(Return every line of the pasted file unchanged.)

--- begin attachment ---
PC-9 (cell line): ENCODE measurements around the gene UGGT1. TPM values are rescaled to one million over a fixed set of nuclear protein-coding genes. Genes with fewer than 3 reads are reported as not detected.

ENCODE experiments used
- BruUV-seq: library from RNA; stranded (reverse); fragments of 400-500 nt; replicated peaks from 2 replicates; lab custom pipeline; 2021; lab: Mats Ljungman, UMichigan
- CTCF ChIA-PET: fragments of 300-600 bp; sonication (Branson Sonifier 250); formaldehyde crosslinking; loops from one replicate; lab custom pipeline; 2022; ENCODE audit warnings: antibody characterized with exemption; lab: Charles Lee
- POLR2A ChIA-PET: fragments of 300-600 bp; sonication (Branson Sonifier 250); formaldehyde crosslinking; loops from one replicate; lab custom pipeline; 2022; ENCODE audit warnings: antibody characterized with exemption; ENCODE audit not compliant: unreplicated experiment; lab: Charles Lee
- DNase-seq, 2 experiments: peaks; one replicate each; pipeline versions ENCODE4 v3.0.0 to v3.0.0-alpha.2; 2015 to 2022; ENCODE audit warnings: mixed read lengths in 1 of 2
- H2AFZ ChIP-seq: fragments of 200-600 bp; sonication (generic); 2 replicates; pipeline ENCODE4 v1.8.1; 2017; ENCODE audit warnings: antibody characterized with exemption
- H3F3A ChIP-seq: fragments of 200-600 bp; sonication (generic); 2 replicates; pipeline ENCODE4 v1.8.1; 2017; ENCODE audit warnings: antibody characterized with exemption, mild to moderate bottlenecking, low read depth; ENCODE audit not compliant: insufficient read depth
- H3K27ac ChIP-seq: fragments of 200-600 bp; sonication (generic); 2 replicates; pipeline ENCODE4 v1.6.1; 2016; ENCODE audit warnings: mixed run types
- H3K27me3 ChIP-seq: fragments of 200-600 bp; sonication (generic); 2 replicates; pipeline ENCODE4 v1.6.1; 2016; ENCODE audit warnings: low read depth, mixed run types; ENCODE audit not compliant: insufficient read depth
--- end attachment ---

PC-9 (cell line): ENCODE measurements around the gene UGGT1. TPM values are rescaled to one million over a fixed set of nuclear protein-coding genes. Genes with fewer than 3 reads are reported as not detected.

ENCODE experiments used
- BruUV-seq: library from RNA; stranded (reverse); fragments of 400-500 nt; replicated peaks from 2 replicates; lab custom pipeline; 2021; lab: Mats Ljungman, UMichigan
- CTCF ChIA-PET: fragments of 300-600 bp; sonication (Branson Sonifier 250); formaldehyde crosslinking; loops from one replicate; lab custom pipeline; 2022; ENCODE audit warnings: antibody characterized with exemption; lab: Charles Lee
- POLR2A ChIA-PET: fragments of 300-600 bp; sonication (Branson Sonifier 250); formaldehyde crosslinking; loops from one replicate; lab custom pipeline; 2022; ENCODE audit warnings: antibody characterized with exemption; ENCODE audit not compliant: unreplicated experiment; lab: Charles Lee
- DNase-seq, 2 experiments: peaks; one replicate each; pipeline versions ENCODE4 v3.0.0 to v3.0.0-alpha.2; 2015 to 2022; ENCODE audit warnings: mixed read lengths in 1 of 2
- H2AFZ ChIP-seq: fragments of 200-600 bp; sonication (generic); 2 replicates; pipeline ENCODE4 v1.8.1; 2017; ENCODE audit warnings: antibody characterized with exemption
- H3F3A ChIP-seq: fragments of 200-600 bp; sonication (generic); 2 replicates; pipeline ENCODE4 v1.8.1; 2017; ENCODE audit warnings: antibody characterized with exemption, mild to moderate bottlenecking, low read depth; ENCODE audit not compliant: insufficient read depth
- H3K27ac ChIP-seq: fragments of 200-600 bp; sonication (generic); 2 replicates; pipeline ENCODE4 v1.6.1; 2016; ENCODE audit warnings: mixed run types
- H3K27me3 ChIP-seq: fragments of 200-600 bp; sonication (generic); 2 replicates; pipeline ENCODE4 v1.6.1; 2016; ENCODE audit warnings: low read depth, mixed run types; ENCODE audit not compliant: insufficient read depth